Wednesday, May 05, 2021

How China Is Stoking America’s Racial Tensions

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The Domestic Extremist Next Door by Erin Dauphinais-Soos · How have digital media platforms contributed to anti-government rhetoric?  Digital Citizens Alliance and Coalition for a Safer Webteamed up to answer this question in their report, “The Domestic Extremist Next Door.” [56-page PDF] The report analyzes some of the most popular social media platforms (Facebook, YouTube, Instagram, Twitter and TikTok) and how domestic terrorists use them to promote disinformation and recruit members.  The extremist groups this report focuses on are QAnon, the Proud Boys, the Boogaloo Bois, the Three Percenters, and the Oath Keepers, comparing their online activities to those of global terrorists such as ISIS.  

How China Is Stoking America’s Racial Tensions.

Really?: “Germany’s domestic intelligence service said on Wednesday that it would surveil members of the increasingly aggressive coronavirus denier movement because they posed a risk of undermining the state.” (NYT)

A Chinese Communist Party watcher in Parliament tweeted 42,000 times. Now he’s been told to take a break

ZDNet – “These five tools can actually think and write just like humans! (Or at least they can passably get you started.) It would have been hard to miss the buzz around AI-powered text generation, and in spheres like content marketing a host of tools are now broadly used for day-to-day tasks. Journalists are no doubt next, so it’s with trepidation that we call out some of the top tools currently in use to generate articles, blogs, and relevant words automatically (and without, ahem, a well-trained writer at the switch). But the praise comes with a caution, as well: Be realistic about the capabilities of GPT-3 and other text generation tools.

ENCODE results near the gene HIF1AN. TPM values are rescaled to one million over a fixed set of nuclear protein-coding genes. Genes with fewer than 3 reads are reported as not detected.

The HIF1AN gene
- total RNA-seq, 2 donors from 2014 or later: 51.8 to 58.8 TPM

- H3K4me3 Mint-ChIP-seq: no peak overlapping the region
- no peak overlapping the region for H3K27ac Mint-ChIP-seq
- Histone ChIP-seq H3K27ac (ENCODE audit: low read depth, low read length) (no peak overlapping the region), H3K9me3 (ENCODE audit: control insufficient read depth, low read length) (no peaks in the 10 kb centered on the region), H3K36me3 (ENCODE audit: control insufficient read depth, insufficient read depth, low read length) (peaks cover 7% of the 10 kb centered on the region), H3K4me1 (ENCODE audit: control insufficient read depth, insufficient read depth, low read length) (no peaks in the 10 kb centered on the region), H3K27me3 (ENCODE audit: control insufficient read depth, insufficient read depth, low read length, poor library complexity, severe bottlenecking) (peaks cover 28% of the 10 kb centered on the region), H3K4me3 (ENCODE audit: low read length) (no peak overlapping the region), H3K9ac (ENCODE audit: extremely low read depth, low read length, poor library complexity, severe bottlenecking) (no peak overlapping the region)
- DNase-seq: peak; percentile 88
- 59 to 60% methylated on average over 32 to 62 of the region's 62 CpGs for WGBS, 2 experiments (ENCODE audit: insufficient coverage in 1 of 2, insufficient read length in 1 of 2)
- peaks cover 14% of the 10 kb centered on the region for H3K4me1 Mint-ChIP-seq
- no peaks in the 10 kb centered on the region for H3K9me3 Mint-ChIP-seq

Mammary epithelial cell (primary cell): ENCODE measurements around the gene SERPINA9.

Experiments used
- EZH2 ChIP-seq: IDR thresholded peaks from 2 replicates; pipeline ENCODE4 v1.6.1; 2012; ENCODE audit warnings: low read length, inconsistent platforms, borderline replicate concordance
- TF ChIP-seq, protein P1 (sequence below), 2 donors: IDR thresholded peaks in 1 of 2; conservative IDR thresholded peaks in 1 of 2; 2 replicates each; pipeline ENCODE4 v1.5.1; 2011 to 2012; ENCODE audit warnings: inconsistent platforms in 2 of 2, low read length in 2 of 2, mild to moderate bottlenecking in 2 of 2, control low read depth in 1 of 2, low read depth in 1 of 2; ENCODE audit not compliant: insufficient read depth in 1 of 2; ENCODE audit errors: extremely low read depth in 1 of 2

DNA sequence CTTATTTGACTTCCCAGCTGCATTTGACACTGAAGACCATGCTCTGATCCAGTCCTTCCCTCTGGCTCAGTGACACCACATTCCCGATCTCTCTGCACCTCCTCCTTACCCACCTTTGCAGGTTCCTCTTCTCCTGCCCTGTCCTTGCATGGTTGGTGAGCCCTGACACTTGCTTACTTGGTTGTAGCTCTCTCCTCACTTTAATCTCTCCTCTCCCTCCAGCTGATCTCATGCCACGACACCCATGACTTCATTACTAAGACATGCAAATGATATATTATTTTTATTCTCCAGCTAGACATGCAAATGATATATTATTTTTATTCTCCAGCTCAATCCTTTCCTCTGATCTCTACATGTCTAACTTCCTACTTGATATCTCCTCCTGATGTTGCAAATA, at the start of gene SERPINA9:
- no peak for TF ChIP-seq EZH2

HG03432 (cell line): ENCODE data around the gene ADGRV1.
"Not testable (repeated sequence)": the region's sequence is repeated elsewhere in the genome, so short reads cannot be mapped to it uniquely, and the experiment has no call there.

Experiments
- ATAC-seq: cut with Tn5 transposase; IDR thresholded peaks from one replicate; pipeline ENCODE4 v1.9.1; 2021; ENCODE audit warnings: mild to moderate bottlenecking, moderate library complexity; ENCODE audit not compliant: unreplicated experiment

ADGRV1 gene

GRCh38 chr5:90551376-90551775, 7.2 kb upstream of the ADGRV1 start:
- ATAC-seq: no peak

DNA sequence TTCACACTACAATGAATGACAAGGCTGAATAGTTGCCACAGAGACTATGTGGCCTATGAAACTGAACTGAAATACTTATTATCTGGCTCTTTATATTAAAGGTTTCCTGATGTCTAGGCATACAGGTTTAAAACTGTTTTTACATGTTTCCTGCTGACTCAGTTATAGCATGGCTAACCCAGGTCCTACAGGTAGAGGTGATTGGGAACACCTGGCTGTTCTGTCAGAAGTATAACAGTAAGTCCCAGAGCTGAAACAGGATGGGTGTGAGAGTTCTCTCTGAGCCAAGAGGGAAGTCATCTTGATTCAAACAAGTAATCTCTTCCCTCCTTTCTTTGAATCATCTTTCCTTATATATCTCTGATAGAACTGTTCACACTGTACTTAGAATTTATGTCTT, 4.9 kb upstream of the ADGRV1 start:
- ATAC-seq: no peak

Fairness and accuracy aren’t the only things that matter: “A new Reuters Institute reportfinds that editorial standards and journalistic practices may be less important for trust in news than audience impressions about brand reputations and the look and feel of how information is presented.  What do people really mean when they say they do not trust the news media? And what can news organizations do to restore trust where it is deserved? This week, our team of researchers at the Reuters Institute for the Study of Journalism published a new report that offers somewhat different answers than those most often focused on by journalists and other researchers (much of which we reviewed in a Trust in News Project (funded with a £3.3 million grant from the Facebook Journalism Project), a multi-year effort to better understand trust in news media, which has steadily eroded in many countriesworldwide. Building on our last report and in advance of additional data collection, our team of researchers wanted to step back and listen to how people in different political environments understood the concept of trust, thought about news, and made decisions around their own media habits — including the increasingly central role played by digital platforms like Facebook and WhatsApp. In an effort to better capture these perspectives, over the past few months, we held a series of open-ended online conversations with 132 people in four countries — Brazil, India, the U.K., and the U.S. This qualitative data allowed us to better understand not only the context around how people form attitudes toward news media, but also why they take the positions they do and what kinds of characteristics are most salient when they consider the concept of trust. We highlight three of our main findings here…”